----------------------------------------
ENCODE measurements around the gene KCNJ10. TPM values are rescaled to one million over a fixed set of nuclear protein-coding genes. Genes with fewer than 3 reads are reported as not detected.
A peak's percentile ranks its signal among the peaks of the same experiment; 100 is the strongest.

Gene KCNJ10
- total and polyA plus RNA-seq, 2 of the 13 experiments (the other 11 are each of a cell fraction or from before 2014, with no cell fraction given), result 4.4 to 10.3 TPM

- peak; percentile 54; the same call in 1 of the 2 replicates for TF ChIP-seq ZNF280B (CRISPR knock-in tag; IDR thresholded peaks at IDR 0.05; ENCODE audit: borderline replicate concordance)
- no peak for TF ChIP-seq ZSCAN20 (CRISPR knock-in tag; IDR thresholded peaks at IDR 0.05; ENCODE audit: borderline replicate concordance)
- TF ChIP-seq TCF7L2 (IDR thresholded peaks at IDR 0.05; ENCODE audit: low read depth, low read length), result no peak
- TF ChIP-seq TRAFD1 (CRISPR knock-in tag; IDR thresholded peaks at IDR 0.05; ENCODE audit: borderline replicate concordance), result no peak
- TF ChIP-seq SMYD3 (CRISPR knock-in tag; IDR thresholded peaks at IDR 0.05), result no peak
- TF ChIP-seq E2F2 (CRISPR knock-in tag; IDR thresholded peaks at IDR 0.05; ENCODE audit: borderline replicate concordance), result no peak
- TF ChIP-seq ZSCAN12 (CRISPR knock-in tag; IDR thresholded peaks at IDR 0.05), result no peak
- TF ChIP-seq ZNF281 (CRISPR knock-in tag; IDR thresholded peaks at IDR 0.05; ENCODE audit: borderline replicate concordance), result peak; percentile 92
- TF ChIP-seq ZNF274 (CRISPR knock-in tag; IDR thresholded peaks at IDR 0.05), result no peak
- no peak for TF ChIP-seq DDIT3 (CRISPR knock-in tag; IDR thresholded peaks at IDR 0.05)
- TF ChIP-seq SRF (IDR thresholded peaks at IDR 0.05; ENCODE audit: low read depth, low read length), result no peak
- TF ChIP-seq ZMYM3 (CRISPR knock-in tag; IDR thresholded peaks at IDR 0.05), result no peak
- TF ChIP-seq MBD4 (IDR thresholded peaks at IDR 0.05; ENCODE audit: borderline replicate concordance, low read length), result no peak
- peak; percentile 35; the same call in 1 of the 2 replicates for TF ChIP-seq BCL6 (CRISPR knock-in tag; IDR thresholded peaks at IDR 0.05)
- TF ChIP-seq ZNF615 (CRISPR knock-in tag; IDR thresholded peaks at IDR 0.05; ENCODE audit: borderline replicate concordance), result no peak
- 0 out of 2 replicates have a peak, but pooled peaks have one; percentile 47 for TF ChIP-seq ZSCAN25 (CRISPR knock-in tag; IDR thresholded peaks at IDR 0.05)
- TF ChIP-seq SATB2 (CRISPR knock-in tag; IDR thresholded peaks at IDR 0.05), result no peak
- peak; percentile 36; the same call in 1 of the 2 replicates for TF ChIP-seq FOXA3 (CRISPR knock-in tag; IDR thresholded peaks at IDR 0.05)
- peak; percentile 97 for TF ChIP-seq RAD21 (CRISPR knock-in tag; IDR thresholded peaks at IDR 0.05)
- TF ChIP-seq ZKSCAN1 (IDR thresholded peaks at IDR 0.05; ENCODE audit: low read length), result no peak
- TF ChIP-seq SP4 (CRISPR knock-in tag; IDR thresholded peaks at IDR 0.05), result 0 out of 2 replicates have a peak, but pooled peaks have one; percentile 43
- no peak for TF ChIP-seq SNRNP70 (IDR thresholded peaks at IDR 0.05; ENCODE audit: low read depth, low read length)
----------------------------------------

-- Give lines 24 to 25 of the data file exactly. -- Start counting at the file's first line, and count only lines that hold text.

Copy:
- TF ChIP-seq ZKSCAN1 (IDR thresholded peaks at IDR 0.05; ENCODE audit: low read length), result no peak
- TF ChIP-seq SP4 (CRISPR knock-in tag; IDR thresholded peaks at IDR 0.05), result 0 out of 2 replicates have a peak, but pooled peaks have one; percentile 43